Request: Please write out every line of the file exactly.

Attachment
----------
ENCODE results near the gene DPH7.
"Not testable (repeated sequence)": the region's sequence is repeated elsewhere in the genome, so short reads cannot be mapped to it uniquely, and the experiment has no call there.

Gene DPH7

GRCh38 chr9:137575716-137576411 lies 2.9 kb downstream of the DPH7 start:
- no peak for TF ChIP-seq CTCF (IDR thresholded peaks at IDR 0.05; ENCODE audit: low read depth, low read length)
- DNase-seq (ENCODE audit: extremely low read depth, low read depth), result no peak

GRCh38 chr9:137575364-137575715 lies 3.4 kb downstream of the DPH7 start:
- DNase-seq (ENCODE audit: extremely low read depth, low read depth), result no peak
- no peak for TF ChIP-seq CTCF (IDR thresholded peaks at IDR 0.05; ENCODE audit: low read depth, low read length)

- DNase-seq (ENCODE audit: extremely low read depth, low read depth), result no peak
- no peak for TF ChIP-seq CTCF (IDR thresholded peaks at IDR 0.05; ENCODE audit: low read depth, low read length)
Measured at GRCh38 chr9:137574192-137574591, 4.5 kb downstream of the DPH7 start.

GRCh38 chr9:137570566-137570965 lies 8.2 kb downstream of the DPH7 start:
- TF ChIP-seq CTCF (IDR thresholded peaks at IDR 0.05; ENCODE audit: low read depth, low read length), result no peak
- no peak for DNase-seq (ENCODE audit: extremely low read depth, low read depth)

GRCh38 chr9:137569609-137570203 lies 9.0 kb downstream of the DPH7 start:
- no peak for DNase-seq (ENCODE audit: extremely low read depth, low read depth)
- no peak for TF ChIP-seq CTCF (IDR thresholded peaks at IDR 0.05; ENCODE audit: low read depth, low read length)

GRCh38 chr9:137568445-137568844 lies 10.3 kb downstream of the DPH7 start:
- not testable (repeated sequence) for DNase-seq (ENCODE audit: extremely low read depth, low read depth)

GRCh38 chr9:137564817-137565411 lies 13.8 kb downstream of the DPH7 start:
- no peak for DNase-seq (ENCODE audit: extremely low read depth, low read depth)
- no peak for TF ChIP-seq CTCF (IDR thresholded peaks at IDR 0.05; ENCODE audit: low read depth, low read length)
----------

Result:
ENCODE results near the gene DPH7.
"Not testable (repeated sequence)": the region's sequence is repeated elsewhere in the genome, so short reads cannot be mapped to it uniquely, and the experiment has no call there.

Gene DPH7

GRCh38 chr9:137575716-137576411 lies 2.9 kb downstream of the DPH7 start:
- no peak for TF ChIP-seq CTCF (IDR thresholded peaks at IDR 0.05; ENCODE audit: low read depth, low read length)
- DNase-seq (ENCODE audit: extremely low read depth, low read depth), result no peak

GRCh38 chr9:137575364-137575715 lies 3.4 kb downstream of the DPH7 start:
- DNase-seq (ENCODE audit: extremely low read depth, low read depth), result no peak
- no peak for TF ChIP-seq CTCF (IDR thresholded peaks at IDR 0.05; ENCODE audit: low read depth, low read length)

- DNase-seq (ENCODE audit: extremely low read depth, low read depth), result no peak
- no peak for TF ChIP-seq CTCF (IDR thresholded peaks at IDR 0.05; ENCODE audit: low read depth, low read length)
Measured at GRCh38 chr9:137574192-137574591, 4.5 kb downstream of the DPH7 start.

GRCh38 chr9:137570566-137570965 lies 8.2 kb downstream of the DPH7 start:
- TF ChIP-seq CTCF (IDR thresholded peaks at IDR 0.05; ENCODE audit: low read depth, low read length), result no peak
- no peak for DNase-seq (ENCODE audit: extremely low read depth, low read depth)

GRCh38 chr9:137569609-137570203 lies 9.0 kb downstream of the DPH7 start:
- no peak for DNase-seq (ENCODE audit: extremely low read depth, low read depth)
- no peak for TF ChIP-seq CTCF (IDR thresholded peaks at IDR 0.05; ENCODE audit: low read depth, low read length)

GRCh38 chr9:137568445-137568844 lies 10.3 kb downstream of the DPH7 start:
- not testable (repeated sequence) for DNase-seq (ENCODE audit: extremely low read depth, low read depth)

GRCh38 chr9:137564817-137565411 lies 13.8 kb downstream of the DPH7 start:
- no peak for DNase-seq (ENCODE audit: extremely low read depth, low read depth)
- no peak for TF ChIP-seq CTCF (IDR thresholded peaks at IDR 0.05; ENCODE audit: low read depth, low read length)